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Details of Grant 

EPSRC Reference: EP/N009096/1
Title: Transformational concepts in window electrode design for emerging thin film photovoltaics
Principal Investigator: Hatton, Dr RA
Other Investigators:
Researcher Co-Investigators:
Project Partners:
Centre for Process Innovation (Redundant Corning Incorporated (International) Dyesol UK Ltd
PV Consulting Ltd
Department: Chemistry
Organisation: University of Warwick
Scheme: EPSRC Fellowship
Starts: 11 April 2016 Ends: 10 April 2020 Value (£): 1,151,002
EPSRC Research Topic Classifications:
Solar Technology
EPSRC Industrial Sector Classifications:
Energy
Related Grants:
Panel History:
Panel DatePanel NameOutcome
09 Sep 2015 EPSRC Physical Sciences Fellowships Interview Panel 9, 10 and 11 Sept 2015 Announced
22 Jul 2015 EPSRC Physical Sciences Materials - July 2015 Announced
Summary on Grant Application Form
Photovoltaic (PV) devices convert sunlight directly into electricity and form an increasingly important part of the global renewable energy landscape. Today's PVs are based on conventional semiconductors which are energy-intensive to produce and restricted to rigid flat plate designs. The next generation of PVs will be based on very thin films of semiconductors that can be processed from solution at low temperature, which opens the door to exceptionally low cost manufacturing processes and new application areas not available to today's rigid flat plate PVs, particularly in the areas of transportation and buildings integration. The emerging generation of thin film PVs also offer exceptional carbon dioxide mitigation potential because they are expected to return the energy used in their fabrication within weeks of installation. However, this potential can only be achieved if the electrode that allows light into these devices is low cost and flexible, and at present no electrode technology meets both the cost constraint and technical specifications needed. This proposal seeks to address this complex and inherently interdisciplinary challenge using three new and distinct approaches based on the use of nano-structured films of metal less than 100 metal atoms in thickness. The first approach focuses on the development of a low cost, large area method for the fabrication of metal film electrodes with a dense array of holes through which light can pass unhindered. The second approach seeks to determine design rules for a new type of 'light-catching' electrode that interacts strongly with the incoming light, trapping and concentrating it at the interface with the semiconductor layer inside the device responsible for converting the light into electricity. The final approach is based on combining ultra-thin metal films with ultra-thin films of transparent semiconductor materials to achieve double layer electrodes with exceptional properties resulting from spontaneous intermixing of the two thin solid films. The UK is a global leader in the development of next generation PVs with a growing number of companies now focused on bringing them to market, and so the outputs of the proposed programme of research has strong potential to directly increase the economic competitiveness of the UK in this young sector and would help to address the now time critical challenge of climate change due to global warming.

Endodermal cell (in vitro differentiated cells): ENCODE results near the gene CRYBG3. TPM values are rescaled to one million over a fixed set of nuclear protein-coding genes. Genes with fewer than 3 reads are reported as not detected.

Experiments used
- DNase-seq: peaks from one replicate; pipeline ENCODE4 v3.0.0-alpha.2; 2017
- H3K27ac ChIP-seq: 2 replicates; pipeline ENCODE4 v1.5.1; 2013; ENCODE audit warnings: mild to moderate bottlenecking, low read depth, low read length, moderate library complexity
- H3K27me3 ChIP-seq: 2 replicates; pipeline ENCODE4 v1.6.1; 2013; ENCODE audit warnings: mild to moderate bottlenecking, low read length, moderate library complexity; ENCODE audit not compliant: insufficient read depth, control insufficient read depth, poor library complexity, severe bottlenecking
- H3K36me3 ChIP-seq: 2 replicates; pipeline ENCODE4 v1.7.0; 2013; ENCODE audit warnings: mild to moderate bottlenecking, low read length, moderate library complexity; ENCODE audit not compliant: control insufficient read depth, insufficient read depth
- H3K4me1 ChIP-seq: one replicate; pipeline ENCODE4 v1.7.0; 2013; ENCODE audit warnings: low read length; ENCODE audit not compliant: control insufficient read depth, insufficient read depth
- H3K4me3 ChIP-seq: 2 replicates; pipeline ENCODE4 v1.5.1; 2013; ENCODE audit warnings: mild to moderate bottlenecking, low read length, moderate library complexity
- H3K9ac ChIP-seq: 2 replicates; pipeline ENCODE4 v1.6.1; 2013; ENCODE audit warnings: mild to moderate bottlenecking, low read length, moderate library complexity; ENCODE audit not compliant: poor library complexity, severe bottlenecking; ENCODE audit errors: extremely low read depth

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Organisation Website: http://www.warwick.ac.uk